All of a sudden, the Toronto Raptors aren't playing much defense.
Among the better teams in the NBA at stopping the opposition for most of the season, the Raptors look to rediscover that form after a pair of alarming losses when they visit the offensively challenged Brooklyn Nets on Wednesday night.
First-place Toronto (21-15) had given up 96.4 points per game through Friday, but the Raptors played nothing like an elite defensive team in defeats to Chicago on Sunday and Cleveland on Monday. The Bulls' Jimmy Butler ripped them for a team-record 40 second-half points in a 115-113 loss before Kyrie Irving, J.R. Smith and LeBron James combined for 69 points in a 122-100 final the next night.
Cleveland shot 55.4 percent and went 17 of 33 from 3-point range. Chicago shot 51.2 percent.
"Until we get defense back into our repertoire, into our mentality, we're going to have a lot of nights like this," coach Dwane Casey said. "Somewhere the last couple games, we've lost our defensive thought process or whatever; we're more worried about touches than we are our defensive approach and until we get back to that ... we're gonna struggle."
Kyle Lowry continued his strong season with 23 points Monday, pushing his career-best average to 20.7 and recording his third straight double-double in points and assists. The Raptors, though, were without starting forward DeMarre Carroll and his 11.7 points per game due to a sore right knee that has forced him to play at less than 100 percent.
''His right knee is swollen a little bit more than usual,'' Casey said. ''It's a concern, but we've got to look at the long term with him and get him right.''
Toronto, which had won four of five before its last two, has dropped two straight to Brooklyn (10-24), falling 114-109 at Barclays Center in the most recent meeting April 3. Thaddeus Young had 29 points for the Nets, who didn't have to face the injured Lowry in that game.
Young had team highs of 23 points and 15 rebounds Tuesday, but Brooklyn fell 103-94 to visiting Boston for its seven straight loss at home. The Nets average 97.1 points, among the lowest marks in the league, and they also suffered a major blow in Saturday's 100-97 victory over the Celtics when starting point guard Jarrett Jack was lost for the season with a torn ACL.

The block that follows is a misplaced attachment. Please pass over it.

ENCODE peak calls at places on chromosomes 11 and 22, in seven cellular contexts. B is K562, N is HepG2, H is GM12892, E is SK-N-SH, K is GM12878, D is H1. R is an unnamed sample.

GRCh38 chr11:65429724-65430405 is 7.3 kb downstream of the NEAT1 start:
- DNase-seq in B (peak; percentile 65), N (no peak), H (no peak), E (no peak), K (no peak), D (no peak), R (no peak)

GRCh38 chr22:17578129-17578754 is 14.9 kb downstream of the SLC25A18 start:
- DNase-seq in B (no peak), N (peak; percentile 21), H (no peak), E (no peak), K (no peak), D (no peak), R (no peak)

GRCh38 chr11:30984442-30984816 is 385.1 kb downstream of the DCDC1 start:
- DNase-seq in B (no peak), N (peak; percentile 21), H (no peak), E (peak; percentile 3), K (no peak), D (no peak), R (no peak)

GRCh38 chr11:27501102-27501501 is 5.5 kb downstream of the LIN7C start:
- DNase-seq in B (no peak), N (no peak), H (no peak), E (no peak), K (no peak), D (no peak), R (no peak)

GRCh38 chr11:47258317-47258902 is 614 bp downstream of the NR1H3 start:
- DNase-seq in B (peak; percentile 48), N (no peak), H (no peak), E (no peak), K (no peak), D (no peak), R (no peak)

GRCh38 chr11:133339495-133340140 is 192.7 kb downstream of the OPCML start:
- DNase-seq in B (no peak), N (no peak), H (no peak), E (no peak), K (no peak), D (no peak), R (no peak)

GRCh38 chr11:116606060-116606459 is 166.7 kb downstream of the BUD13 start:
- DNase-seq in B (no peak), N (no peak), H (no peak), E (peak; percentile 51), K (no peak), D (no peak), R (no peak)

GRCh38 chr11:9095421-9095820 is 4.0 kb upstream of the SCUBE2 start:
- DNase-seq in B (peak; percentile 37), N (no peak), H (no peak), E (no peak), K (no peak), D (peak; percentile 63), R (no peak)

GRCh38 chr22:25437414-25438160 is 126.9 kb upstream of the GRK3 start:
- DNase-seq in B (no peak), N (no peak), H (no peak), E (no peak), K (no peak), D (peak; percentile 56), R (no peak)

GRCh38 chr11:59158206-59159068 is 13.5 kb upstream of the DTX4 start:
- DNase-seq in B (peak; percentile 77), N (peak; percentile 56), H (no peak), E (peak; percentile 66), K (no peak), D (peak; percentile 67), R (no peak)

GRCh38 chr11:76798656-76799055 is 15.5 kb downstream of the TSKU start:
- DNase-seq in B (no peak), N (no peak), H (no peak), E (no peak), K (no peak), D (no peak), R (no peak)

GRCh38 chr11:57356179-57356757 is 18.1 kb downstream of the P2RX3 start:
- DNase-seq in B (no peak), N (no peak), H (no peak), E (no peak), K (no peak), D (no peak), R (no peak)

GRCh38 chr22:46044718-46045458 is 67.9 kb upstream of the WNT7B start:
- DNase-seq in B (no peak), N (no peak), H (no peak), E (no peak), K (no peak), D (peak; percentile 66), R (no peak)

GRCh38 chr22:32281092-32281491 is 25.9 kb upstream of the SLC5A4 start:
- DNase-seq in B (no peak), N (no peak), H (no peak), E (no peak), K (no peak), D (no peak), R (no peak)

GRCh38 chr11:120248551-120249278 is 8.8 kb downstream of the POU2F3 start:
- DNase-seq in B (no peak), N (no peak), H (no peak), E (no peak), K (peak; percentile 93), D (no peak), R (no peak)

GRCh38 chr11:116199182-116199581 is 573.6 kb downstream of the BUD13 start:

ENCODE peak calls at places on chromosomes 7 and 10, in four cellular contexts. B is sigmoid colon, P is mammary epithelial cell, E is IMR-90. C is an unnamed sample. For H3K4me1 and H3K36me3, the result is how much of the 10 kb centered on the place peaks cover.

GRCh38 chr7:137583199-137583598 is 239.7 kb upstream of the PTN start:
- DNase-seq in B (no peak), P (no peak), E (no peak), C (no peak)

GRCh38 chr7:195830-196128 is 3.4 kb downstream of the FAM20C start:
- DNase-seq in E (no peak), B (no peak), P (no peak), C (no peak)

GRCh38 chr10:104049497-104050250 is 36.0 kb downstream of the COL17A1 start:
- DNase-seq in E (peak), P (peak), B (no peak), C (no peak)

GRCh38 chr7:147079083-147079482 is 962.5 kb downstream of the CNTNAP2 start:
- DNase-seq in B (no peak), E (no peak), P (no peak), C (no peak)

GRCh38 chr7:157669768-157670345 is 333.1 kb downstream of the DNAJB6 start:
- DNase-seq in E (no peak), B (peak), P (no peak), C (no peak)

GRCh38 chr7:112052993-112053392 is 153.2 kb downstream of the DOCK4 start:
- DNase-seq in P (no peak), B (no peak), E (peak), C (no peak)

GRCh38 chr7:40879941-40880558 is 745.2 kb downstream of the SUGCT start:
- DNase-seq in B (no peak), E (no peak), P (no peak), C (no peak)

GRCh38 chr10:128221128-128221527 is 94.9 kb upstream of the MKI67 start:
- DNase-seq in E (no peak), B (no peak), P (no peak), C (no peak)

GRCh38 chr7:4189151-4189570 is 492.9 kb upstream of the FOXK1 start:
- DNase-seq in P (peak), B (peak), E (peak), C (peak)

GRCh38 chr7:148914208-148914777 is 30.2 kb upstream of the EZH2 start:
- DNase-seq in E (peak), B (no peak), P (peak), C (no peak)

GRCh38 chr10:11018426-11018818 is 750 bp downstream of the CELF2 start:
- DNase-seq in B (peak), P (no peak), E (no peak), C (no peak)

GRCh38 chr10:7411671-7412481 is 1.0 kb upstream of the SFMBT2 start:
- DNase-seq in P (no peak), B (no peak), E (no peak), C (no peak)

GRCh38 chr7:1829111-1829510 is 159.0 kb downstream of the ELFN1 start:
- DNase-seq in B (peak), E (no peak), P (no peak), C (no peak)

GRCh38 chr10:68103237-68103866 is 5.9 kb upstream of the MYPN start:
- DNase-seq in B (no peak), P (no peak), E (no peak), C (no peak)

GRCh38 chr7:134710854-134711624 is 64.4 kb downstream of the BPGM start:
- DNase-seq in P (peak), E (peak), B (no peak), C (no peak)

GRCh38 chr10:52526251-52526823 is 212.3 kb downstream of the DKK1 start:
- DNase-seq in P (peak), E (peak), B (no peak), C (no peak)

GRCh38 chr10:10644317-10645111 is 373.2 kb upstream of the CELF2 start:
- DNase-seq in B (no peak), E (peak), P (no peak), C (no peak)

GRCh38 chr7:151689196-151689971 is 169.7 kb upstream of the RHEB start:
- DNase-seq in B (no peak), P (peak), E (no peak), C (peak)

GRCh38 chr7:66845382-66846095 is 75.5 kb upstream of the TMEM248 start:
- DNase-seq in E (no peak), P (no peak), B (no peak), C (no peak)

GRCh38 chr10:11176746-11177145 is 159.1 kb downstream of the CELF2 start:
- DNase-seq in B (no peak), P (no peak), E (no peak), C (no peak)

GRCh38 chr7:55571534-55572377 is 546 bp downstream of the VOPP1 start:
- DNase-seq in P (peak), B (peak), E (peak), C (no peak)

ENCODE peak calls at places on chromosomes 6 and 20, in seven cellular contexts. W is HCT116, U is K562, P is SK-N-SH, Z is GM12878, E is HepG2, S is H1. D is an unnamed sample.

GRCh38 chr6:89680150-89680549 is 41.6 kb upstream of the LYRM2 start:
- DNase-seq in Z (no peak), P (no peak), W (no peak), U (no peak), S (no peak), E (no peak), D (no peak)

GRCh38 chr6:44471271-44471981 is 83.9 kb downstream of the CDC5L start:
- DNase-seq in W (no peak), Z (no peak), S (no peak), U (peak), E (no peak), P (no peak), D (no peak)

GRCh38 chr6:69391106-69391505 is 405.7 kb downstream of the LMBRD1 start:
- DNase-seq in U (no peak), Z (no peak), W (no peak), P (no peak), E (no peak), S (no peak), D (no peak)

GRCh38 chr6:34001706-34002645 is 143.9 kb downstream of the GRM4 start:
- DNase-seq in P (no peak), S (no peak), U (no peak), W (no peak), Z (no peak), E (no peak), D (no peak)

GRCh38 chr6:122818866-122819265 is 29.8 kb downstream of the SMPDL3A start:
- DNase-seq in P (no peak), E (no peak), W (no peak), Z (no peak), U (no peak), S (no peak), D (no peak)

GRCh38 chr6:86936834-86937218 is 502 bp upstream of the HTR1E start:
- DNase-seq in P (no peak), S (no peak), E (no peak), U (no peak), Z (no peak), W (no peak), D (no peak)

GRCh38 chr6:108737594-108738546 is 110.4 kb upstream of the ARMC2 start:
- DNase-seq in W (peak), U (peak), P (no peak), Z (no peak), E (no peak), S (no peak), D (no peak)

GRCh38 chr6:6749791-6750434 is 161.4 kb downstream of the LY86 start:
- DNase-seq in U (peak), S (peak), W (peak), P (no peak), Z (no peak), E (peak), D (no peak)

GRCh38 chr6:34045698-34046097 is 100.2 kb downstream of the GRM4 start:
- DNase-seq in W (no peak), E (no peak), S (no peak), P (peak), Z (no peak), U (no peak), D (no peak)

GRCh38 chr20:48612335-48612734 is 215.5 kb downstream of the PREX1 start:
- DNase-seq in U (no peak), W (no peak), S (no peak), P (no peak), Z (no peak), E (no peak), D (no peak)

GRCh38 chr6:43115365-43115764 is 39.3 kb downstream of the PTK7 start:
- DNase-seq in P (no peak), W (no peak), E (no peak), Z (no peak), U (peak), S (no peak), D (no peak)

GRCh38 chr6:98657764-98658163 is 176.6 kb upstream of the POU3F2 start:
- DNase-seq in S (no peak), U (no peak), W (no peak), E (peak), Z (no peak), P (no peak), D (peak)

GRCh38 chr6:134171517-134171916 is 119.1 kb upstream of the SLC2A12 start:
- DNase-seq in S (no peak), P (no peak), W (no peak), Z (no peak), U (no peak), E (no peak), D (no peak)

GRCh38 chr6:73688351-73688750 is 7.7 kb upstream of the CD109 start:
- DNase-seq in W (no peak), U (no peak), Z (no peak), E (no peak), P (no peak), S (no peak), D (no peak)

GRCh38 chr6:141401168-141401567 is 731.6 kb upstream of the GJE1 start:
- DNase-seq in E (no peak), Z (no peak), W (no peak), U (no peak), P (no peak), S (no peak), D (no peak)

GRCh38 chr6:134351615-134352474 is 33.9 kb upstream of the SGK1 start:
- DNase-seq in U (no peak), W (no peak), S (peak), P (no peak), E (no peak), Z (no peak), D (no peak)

The veteran averaged 12.8 points and 7.4 assists. Replacement Shane Larkin managed four points and two assists Tuesday and the Nets committed 14 turnovers that led to 20 points - though the giveaway total wasn't out of line with their season average of 15.0.
''If you want to make excuses, yeah. There's always a rationalization for anything bad that happens, both on the court and in life if you choose to,'' coach Lionel Hollins said. ''But I choose to say that we've got to keep working and getting better.''
Still, Jack's injury removes a key offensive option for Brooklyn - especially at the end of games.
''We're going to miss that about Jarrett because Jarrett wasn't afraid to take the shot,'' Hollins said. ''He certainly had enough confidence to believe that he could make them and he wanted the shot.''
The Brooklyn franchise hasn't dropped eight in a row at home since a 14-game slide Jan. 29-March 22, 2010.
Toronto's DeMar DeRozan, who's averaged 25.8 points in his past 10, scored 27 with eight rebounds and eight assists April 3.